The rage of the majority [of the Council] rose to the highest point. They protested against the proceedings of the Supreme Court, and sent several urgent messages to the judges, demanding that Nuncomar should be admitted to bail. The Judges returned haughty and resolute answers. All that the Council could do was to heap honours and emoluments on the family of Nuncomar; and this they did. In the meantime the assizes commenced; a true bill was found; and Nuncomar was brought before Sir Elijah Impey and a jury composed of Englishmen. A great quantity of contradictory swearing, and the necessity of having every word of the evidence interpreted, protracted the trial to a most unusual length. At last a verdict of guilty was returned, and the Chief Justice pronounced sentence of death on the prisoner.
That Impey ought to have respited Nuncomar we hold to be perfectly clear. Whether the whole proceeding was not illegal, is a question. But it is certain, that whatever may have been, according to technical rules of construction, the effect of the statute under which the trial took place, it was most unjust to hang a Hindoo for forgery. The law which made forgery capital in England was passed without the smallest reference to the state of society in India. It was unknown to the natives of India. It had never been put in execution among them, certainly not for want of delinquents. It was in the highest degree shocking to all their notions. They were not accustomed to the distinction which many circumstances, peculiar to our own state of society, have led us to make between forgery and other kinds of cheating. The counterfeiting of a seal was, in their estimation, a common act of swindling; nor had it ever crossed their minds that it was to be punished as severely as gang-robbery or assassination. A just judge would, beyond all doubt, have reserved the case for the consideration of the sovereign. But Impey would not hear of mercy or delay.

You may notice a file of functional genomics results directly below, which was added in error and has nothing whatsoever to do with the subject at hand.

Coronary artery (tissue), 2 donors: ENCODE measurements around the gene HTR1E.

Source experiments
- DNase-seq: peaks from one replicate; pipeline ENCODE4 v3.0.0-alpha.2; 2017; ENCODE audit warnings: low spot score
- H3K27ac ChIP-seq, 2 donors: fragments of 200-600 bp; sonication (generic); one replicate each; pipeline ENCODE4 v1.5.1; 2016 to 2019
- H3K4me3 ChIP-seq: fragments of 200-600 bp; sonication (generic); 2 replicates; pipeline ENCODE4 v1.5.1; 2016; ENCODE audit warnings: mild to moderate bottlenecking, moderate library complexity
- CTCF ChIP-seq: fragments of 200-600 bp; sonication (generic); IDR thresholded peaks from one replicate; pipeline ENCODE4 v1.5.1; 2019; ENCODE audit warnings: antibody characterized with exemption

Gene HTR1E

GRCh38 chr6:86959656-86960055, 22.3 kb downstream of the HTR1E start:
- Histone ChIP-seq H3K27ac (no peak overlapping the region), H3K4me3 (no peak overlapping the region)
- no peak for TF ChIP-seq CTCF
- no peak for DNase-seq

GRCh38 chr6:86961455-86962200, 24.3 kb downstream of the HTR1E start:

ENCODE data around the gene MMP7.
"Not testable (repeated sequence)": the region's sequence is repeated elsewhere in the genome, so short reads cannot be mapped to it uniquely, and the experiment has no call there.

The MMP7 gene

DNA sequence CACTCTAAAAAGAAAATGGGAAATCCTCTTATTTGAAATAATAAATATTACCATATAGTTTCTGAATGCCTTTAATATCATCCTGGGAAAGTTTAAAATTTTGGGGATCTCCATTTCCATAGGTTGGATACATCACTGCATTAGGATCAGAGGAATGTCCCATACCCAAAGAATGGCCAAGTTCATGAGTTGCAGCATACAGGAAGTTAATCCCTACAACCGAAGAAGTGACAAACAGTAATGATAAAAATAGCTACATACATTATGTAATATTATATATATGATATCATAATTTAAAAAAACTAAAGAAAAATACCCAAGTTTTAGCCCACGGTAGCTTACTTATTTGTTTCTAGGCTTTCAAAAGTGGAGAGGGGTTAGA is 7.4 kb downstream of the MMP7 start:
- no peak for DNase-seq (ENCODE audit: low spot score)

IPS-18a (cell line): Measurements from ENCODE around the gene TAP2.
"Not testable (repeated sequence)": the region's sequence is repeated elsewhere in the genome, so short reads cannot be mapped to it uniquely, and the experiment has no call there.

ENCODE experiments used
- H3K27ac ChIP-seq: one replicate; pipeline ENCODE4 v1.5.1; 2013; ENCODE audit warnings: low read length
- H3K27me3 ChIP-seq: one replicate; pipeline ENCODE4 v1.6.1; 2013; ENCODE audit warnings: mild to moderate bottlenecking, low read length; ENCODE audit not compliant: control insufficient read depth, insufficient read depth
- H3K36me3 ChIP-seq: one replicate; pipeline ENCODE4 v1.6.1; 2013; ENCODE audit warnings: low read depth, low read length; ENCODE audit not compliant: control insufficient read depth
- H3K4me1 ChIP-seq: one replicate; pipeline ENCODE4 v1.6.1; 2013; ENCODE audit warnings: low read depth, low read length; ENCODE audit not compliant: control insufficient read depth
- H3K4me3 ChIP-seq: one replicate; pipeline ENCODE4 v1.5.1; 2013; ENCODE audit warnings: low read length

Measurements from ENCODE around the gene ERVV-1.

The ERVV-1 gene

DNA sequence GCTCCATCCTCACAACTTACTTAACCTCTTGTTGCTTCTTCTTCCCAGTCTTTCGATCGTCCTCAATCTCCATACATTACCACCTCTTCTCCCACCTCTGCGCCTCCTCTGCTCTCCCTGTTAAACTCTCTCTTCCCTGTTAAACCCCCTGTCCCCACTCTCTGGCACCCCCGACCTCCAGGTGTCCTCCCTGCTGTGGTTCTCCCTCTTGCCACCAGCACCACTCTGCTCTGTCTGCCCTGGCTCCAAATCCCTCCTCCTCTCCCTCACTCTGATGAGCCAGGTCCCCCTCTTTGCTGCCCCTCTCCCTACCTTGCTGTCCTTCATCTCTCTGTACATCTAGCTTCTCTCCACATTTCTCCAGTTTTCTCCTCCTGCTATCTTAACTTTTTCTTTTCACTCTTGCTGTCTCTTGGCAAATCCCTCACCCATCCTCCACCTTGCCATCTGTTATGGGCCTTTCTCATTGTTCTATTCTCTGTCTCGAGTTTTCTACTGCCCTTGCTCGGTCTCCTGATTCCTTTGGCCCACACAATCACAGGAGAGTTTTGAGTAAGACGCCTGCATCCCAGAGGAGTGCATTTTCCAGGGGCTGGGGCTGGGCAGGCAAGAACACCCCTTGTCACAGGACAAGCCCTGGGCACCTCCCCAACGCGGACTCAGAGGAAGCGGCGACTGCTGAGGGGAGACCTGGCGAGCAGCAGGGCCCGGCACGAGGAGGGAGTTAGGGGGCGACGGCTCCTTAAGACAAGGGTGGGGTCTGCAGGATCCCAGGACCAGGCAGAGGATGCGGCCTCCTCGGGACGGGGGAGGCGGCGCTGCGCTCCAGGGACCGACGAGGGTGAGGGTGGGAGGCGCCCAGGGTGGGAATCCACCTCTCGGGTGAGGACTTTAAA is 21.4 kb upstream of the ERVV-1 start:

The excitement among all classes was great. Francis and Francis's few English adherents described the Governor-General and the Chief justice as the worst of murderers. Clavering, it was said, swore that even at the foot of the gallows, Nuncomar should be rescued. The bulk of the European society, though strongly attached to the Governor-General, could not but feel compassion for a man who, with all his crimes, had so long filled so large a space in their sight, who had been great and powerful before the British empire in India began to exist, and to whom, in the old times, governors and members of Council, then mere commercial factors, had paid court for protection. The feeling of the Hindoos was infinitely stronger. They were, indeed, not a people to strike one blow for their countryman. But his sentence filled them with sorrow and dismay. Tried even by their low standard of morality, he was a bad man. But bad as he was, he was the head of their race and religion, a Brahmin of the Brahmins. He had inherited the purest and highest caste. He had practised with the greatest punctuality all those ceremonies to which the superstitious Bengalees ascribe far more importance than to the correct discharge of the social duties. They felt, therefore, as a devout Catholic in the *dark ages* would have felt, at seeing a prelate of the highest dignity sent to the gallows by a secular tribunal. According to their old national laws, a Brahmin could not be put to death for any crime whatever. And the crime for which Nuncomar was about to die was regarded by them in much the same light in which the selling of an unsound horse, for a sound price, is regarded by a Yorkshire jockey.